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Dominican Republic – Dominican revenue dropping as illegal gaming grows

By - 12 June 2015

According to data collected by The Directorate General of Internal Taxes (DGII) gaming revenues in the Dominican Republic are dropping year on year amongst fears that illegal gambling is growing.

This is despite a number of crackdowns of late on illegal gambling and a thriving gaming industry.

According to the most recent statistics Dominicans bet on average US$80,200, per hour on slot machines, lotteries and sports betting in 2014. However, this amount is 4.8 per cent less than Dominicans spent on gaming in 2013.

The number of slot machines in the Dominican Republic has also dropped, according to data collected by the (DGII) by 9.5.per cent from 5,766 slot machines 2013. They also reported a drop in sales by 10.5 per cent in 2014 compared to the previous year.

Sports betting shops have also decreased in number by 1.4 per cent from 1,032 in 2014 and have reported a 16 per cent drop in sales. Lottery branches, meanwhile, have increased in number by 4.7 per cent and stood at 23,687 in 2014. But sales have dropped by 1.2 per cent.

Tax gaming revenues have continued to drop this year declining by 6.7 per cent in the first four months of this year compared to the same period in 2014.

Gaming is an important generator of income for the state. But revenue is dropping due to the rise in illegal gambling, possible tax evasion and an increasing tax burden on the operator. Operators from December 2012 were forced to impose a 10 per cent tax on prizes which has discouraged payers from gaming and may have led to the surge in illegal gaming establishments.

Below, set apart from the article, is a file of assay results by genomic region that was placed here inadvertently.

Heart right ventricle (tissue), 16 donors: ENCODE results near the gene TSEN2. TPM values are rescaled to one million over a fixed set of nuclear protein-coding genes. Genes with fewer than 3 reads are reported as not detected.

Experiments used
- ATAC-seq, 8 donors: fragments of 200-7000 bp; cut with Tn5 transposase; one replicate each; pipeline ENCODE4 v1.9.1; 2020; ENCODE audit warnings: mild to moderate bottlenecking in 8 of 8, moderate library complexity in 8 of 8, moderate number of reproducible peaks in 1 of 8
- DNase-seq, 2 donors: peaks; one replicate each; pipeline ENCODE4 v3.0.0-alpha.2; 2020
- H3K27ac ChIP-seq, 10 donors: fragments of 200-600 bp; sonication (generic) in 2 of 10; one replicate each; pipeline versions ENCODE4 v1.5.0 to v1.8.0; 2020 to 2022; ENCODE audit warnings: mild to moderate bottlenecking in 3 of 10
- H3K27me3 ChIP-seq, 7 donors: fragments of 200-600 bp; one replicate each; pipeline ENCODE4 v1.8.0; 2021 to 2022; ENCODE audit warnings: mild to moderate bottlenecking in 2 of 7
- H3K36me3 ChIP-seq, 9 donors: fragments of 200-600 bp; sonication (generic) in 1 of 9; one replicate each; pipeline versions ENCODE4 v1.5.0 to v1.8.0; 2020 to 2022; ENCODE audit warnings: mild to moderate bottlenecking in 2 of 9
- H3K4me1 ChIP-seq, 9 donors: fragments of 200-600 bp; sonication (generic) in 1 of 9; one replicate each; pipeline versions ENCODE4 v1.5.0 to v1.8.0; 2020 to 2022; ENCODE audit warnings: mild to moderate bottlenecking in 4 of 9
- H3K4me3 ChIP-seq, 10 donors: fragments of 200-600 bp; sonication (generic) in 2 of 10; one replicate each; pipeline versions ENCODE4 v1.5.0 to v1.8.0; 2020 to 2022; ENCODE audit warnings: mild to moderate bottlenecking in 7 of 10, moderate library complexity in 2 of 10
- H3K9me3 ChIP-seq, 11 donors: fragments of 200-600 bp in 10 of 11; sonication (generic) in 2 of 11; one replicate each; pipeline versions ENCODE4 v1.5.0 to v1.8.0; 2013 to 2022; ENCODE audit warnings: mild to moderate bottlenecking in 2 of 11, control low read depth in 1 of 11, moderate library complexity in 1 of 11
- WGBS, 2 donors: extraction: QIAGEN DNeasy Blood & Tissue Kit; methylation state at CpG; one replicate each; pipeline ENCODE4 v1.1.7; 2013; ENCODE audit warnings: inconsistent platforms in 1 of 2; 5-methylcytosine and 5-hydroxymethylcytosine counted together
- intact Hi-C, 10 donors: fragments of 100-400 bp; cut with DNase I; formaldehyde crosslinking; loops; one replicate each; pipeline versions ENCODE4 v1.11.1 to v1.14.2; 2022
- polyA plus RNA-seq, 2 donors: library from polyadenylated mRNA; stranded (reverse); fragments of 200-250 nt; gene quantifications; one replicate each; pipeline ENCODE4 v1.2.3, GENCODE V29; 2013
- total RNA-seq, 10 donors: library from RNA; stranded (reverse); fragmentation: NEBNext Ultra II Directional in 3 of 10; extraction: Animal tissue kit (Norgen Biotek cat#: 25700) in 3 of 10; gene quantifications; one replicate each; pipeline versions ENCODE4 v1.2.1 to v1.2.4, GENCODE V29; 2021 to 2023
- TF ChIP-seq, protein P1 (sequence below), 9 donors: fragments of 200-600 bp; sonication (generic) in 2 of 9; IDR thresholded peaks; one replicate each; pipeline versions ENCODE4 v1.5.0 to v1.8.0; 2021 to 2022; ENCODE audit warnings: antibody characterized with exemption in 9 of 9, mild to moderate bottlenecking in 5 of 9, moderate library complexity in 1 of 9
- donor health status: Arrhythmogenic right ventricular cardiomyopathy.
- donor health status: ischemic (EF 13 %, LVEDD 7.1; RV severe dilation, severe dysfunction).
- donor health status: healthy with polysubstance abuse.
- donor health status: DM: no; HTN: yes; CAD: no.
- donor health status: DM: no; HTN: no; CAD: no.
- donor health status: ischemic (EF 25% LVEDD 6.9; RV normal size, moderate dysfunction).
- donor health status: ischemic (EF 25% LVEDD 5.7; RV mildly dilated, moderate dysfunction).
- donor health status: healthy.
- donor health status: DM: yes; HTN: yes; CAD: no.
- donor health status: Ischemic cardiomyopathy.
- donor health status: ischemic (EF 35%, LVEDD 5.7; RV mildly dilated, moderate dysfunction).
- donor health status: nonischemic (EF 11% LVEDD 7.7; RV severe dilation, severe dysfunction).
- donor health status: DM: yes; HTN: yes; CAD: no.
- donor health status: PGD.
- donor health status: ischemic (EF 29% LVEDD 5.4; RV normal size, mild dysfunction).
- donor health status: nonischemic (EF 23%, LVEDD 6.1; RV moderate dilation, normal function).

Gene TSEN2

The casino industry in the Dominican Republic is well developed. There are 11 casinos on the island which by law must be located in five star hotels in tourist zones. There are also two large scale slot parlours. In the Dominican Republic casinos pay taxes on a sliding scale based on how many tables are housed on the establishment with those with over 36 tables paying the highest amount (US$1,300 per table per month) and those with one to 15 paying the lowest amount (US$850 per table per month). However, illegal slot machines have proliferated widely over recent years and there are an estimated 10,000 to 30,000 illegal slot machines located in bars restaurants and small businesses and illegal slot parlours.

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